75 Fun & Interesting Facts About Ohio, USA

Ohio is known as the birthplace of many things, like the NFL, the cash register, Wendy’s, and the Rock and Roll Hall of Fame.

Below you’ll find out the many other things the “Buckeye State” is famous for with these fun and intriguing facts about Ohio!

General Ohio Facts

  • Ohio is located in the Midwestern region of the US, as well as the Great Lakes region.
  • Ohio has a total land area of 44,825 mi² (116,096 km²), which makes the state the 34th largest state by area.
  • Compared to a country, Ohio is slightly larger than Cuba, or twice as large as Croatia.
  • The state is about as wide as it is tall, roughly 200 mi (355 km) from side to side or top to bottom.
  • With a population of nearly 11.8 million, the state ranks 7th in the nation, between Illinois and Georgia in number of people.
  • Ohio’s capital and largest city is Columbus, at the center of the state. With 905,000 people (metro 2.2 million), it is the 14th largest city (and 32nd largest metropolitan center) in the US. It is the 2nd largest city in the Midwest, after Chicago.
View of riverside park in Columbus, with buildings of downtown across the river
Columbus, the state capital
  • The state has two other major metropolitan centers: Cleveland, on Lake Erie, and Cincinnati, in the state’s southwest. Both are roughly equivalent in size to Columbus, although Columbus city proper is by far the largest of the “Three Cs”.
  • The state was named after the Ohio River, whose name originated from the Native American Seneca word “ohi:yo” which means “great river”. Columbus is of course named after Christopher Columbus.
  • Residents of Ohio are called Ohioans and Buckeyes. The latter goes back to 1840, when Ohioan William Henry Harrison won the presidency, and his supporters made campaign souvenirs out of buckeye wood.
  • Ohio’s nicknames include “The Buckeye State”, “Mother of Presidents” (8 US presidents have hailed from there), and “Birthplace of Aviation”.
  • Tourism slogans for the state have included “Ohio: The Heart of It All” and “”Ohio, So Much to Discover”, and “Ohio. Find it Here.”
A Victorian era indoor shopping arcade in Cleveland, Ohio
The Arcade in Cleveland, one of the oldest indoor shopping arcades in the US
  • OH is the abbreviation of Ohio.
  • Ohio has 80,000 Amish people, second only to Pennsylvania.
  • The official state bird is the cardinal, which can be found in all of the state’s 88 counties. The cardinal is also the state bird for 6 other states.
  • The official state bug is the ladybug, while the state beverage is tomato juice.
The state flag of Ohio
The Ohio state flag
  • Ohio has the only non-rectangular state flag – it is shaped like a triangular swallowtail. Its red, white, and blue stripes represent the states waterways, roads, and valleys. The O is for buckeye.

Interesting Facts About Ohio

  • Of the 8 US presidents from Ohio (Harrison, Grant, Hayes, Garfield, Harrison, McKinley, Taft, Harding), 4 of them died while still in office. Ulysses S. Grant was the only one to complete two terms in office. No Ohioan president has been elected in the last 100 years.
  • There is one national park in Ohio: Cuyahoga Valley National Park. It is relatively young (added in 2000), and follows the old, abandoned Ohio and Erie Canal.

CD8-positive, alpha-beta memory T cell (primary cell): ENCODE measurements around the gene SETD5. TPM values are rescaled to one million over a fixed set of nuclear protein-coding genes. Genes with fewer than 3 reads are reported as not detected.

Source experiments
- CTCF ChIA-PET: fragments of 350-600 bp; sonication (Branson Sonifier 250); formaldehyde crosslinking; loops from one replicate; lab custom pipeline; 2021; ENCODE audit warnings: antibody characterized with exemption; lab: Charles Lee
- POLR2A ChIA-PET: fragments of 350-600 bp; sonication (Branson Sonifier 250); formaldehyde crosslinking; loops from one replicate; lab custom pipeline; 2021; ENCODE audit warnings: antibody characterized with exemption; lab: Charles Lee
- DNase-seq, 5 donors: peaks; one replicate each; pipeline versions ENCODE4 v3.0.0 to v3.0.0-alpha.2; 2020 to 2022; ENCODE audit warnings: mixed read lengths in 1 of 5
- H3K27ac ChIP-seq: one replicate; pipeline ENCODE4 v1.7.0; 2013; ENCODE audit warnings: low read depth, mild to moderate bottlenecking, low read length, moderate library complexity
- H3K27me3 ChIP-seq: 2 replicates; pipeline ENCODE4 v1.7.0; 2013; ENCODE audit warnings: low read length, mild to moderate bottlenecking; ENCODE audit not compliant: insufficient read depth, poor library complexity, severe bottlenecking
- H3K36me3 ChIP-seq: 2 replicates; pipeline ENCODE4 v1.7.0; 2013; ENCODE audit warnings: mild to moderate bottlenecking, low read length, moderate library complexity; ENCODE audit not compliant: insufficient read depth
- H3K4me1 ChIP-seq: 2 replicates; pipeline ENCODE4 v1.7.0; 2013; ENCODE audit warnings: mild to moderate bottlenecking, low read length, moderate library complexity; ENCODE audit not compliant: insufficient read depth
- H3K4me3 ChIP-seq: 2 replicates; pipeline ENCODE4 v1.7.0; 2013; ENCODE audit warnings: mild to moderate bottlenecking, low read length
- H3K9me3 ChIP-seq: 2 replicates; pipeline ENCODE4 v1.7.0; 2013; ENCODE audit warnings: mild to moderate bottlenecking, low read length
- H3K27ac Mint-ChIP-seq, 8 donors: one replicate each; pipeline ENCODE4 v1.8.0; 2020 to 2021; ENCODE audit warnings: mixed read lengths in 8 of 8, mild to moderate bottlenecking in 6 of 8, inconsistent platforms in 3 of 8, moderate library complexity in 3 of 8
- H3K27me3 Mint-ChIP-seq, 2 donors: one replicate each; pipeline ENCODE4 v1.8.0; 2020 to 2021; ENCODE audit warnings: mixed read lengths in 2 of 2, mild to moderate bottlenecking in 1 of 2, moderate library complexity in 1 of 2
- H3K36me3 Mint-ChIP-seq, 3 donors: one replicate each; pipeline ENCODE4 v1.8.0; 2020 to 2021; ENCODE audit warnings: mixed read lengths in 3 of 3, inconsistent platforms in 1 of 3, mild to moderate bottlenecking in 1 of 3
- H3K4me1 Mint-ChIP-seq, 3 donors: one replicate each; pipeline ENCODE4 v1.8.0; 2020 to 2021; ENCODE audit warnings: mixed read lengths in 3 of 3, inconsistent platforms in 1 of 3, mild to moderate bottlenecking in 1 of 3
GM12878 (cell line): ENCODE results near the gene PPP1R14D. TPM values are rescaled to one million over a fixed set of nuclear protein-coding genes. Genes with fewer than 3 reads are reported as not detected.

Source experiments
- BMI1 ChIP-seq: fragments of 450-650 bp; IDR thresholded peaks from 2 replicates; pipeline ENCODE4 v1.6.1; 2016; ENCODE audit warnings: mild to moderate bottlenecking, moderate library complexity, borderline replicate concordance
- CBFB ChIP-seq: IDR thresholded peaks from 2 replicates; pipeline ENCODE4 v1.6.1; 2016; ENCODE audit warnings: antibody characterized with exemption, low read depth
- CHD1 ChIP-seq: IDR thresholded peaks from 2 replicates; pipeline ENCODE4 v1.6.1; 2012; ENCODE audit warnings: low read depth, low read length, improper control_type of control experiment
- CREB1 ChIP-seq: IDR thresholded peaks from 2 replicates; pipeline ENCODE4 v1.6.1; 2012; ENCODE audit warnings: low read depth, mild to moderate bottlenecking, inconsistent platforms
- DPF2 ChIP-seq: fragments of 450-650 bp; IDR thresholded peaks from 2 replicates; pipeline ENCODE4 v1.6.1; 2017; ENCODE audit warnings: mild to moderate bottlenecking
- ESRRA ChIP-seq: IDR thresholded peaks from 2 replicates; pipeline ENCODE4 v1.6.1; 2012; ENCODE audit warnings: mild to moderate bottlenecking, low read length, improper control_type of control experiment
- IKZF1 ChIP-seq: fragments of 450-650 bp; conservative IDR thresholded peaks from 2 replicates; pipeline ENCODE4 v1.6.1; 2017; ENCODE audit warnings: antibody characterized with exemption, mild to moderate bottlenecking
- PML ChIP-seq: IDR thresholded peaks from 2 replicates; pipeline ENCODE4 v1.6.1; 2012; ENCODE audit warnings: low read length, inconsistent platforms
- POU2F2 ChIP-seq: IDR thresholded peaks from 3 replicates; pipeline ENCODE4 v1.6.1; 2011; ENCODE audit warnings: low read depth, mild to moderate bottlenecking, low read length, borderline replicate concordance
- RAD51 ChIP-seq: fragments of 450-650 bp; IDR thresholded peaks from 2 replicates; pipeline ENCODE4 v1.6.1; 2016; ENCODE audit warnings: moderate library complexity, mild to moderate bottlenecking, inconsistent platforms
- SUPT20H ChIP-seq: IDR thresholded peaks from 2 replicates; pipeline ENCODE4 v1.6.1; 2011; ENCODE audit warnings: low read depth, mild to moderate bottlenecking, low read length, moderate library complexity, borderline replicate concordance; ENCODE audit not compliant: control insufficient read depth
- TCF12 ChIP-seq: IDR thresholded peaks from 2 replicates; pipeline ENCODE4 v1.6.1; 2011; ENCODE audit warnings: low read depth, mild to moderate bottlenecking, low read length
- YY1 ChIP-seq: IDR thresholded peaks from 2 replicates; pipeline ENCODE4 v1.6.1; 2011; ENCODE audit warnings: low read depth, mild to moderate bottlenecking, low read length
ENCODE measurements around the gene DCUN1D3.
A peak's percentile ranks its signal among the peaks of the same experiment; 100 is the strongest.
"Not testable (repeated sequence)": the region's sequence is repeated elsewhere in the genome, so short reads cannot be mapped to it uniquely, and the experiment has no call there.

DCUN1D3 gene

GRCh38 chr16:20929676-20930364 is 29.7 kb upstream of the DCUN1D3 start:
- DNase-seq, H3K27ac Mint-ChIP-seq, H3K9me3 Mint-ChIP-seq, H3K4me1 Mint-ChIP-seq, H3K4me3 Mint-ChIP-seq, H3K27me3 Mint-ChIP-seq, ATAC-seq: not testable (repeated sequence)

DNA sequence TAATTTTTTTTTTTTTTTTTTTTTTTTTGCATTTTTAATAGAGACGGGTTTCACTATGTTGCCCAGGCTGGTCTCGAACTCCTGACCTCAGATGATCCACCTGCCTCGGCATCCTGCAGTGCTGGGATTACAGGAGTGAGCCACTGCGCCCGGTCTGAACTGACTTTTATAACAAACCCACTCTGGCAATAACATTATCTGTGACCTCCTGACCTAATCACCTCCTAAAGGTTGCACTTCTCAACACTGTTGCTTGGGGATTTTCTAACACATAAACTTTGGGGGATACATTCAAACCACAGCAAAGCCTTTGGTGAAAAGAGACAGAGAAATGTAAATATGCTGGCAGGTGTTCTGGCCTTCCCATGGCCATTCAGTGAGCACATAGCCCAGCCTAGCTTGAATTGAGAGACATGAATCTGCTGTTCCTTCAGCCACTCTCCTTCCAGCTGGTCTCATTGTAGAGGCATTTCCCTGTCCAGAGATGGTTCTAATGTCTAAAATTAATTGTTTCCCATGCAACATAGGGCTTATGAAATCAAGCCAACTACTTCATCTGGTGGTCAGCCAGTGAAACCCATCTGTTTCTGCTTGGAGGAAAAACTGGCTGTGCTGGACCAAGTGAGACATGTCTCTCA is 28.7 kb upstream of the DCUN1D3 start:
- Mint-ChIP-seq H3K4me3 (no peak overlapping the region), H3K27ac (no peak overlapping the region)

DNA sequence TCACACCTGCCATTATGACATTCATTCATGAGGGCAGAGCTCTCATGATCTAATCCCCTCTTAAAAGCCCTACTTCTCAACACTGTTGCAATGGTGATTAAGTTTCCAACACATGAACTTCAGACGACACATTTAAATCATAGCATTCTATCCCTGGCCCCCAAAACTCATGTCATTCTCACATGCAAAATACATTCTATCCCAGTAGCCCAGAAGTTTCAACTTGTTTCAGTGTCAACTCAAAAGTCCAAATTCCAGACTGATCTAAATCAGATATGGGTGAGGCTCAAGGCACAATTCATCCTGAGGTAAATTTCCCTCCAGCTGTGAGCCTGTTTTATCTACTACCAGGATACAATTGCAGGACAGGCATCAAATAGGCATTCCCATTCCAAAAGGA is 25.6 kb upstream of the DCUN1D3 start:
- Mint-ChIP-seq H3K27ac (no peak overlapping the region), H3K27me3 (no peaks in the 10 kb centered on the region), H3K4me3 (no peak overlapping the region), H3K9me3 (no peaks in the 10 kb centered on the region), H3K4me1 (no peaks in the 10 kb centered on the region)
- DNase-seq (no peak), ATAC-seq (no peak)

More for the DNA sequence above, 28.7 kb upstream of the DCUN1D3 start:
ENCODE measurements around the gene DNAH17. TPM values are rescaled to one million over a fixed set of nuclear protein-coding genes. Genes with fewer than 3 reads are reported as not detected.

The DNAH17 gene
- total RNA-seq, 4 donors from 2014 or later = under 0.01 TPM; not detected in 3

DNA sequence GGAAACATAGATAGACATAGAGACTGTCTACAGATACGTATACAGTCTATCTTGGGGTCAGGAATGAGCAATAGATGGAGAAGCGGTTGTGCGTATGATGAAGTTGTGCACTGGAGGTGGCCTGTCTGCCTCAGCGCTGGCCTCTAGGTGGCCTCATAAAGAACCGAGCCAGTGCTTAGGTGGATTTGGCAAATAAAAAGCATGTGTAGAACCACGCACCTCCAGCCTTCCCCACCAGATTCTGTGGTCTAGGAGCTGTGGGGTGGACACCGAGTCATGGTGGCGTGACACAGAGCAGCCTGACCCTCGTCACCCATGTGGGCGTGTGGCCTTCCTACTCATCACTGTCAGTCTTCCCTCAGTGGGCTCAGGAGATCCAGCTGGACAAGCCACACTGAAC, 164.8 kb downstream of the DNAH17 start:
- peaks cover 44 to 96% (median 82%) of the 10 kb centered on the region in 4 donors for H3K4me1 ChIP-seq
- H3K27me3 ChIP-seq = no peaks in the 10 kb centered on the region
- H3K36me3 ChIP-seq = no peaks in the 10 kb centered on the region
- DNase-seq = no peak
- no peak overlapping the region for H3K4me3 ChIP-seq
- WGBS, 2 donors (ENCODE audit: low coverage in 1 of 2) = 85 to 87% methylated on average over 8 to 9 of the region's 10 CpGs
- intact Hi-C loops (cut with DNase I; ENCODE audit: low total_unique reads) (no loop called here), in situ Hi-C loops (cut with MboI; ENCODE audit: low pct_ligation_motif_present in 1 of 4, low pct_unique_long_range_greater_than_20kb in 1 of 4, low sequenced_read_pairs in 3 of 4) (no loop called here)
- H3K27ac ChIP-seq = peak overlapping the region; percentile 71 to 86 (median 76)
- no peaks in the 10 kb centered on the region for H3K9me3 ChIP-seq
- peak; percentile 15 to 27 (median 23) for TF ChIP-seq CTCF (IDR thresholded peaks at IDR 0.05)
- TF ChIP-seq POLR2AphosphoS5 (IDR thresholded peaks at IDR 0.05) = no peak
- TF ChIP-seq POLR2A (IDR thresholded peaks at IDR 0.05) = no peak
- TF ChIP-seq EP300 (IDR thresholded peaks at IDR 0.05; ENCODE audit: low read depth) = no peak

A waterfall surrounded by greenery in Cuyahoga Valley National Park, Ohio
Cuyahoga Valley National Park
  • The Cleveland Rock and Roll Hall of Fame recognizes the likes of Elvis Presley, Ray Charles, Buddy Holly, Dolly Parton, Whitney Houston, Kiss, Bon Jovi, Jay Z, and dozens more. It was designed by I. M. Pei, who also designed the Louvre Pyramid in Paris.
Cleveland sign with the Rock and Roll Hall of Fame across the water
Cleveland sign with the Rock and Roll Hall of Fame across the water
  • Cedar Point is the second oldest continuously running amusement park in the US, after Lake Compounce, Connecticut. It first opened in 1870. It has no less than 16 different rollercoasters.
  • The National Football League (NFL) was founded in Canton, Ohio in 1920.
  • Ohio is known for its aviation history. The Wright Brothers, who flew the first airplane, were from Ohio, as was Neil Armstrong, the first man to walk on the moon.
  • John Glenn of Ohio became the oldest American to travel into space in 1998 at age 77.
A P-51 Mustang small airplane with a mouth and eyes painted on it on display at the National Museum of the US Air Force in Ohio
National Museum of the US Air Force
  • Ohio-born Annie Oakley starred in Buffalo Bill’s Wild West show, and her shooting skills were second only to Buffalo Bill himself.
  • The first city to be lighted electrically in the world was Cleveland in 1879. Charles Brush demonstrated arc lights on the street successfully.
  • Avon, Ohio is known as the “Duct Tape Capital of the World“, having given birth to the the Duck® brand duct tape. The city also holds an annual duct tape festival.
  • The famous inventor Thomas Edison was born in Milan, Ohio but grew up in Michigan. When he returned to his birthhouse in 1923, at age 76, he was shocked to find it was still lit by candles.
  • Some other famous Ohioans include director Stephen Spielberg, actors Dean Martin, Paul Newman, Clark Gable, Martin Sheen, Arsenio Hall, and Drew Carey, actresses Doris Day and Halle Berry, basketball players Lebron James and Stephen Curry, musician Marilyn Manson, and Nirvana/Foo Fighters member Dave Grohl.
A mosaic of famous people from Ohio
Famous Ohioans Halle Berry, Stephen Spielberg, Lebron James, Marilyn Manson, Drew Carey, and Dave Grohl (clockwise from top-left)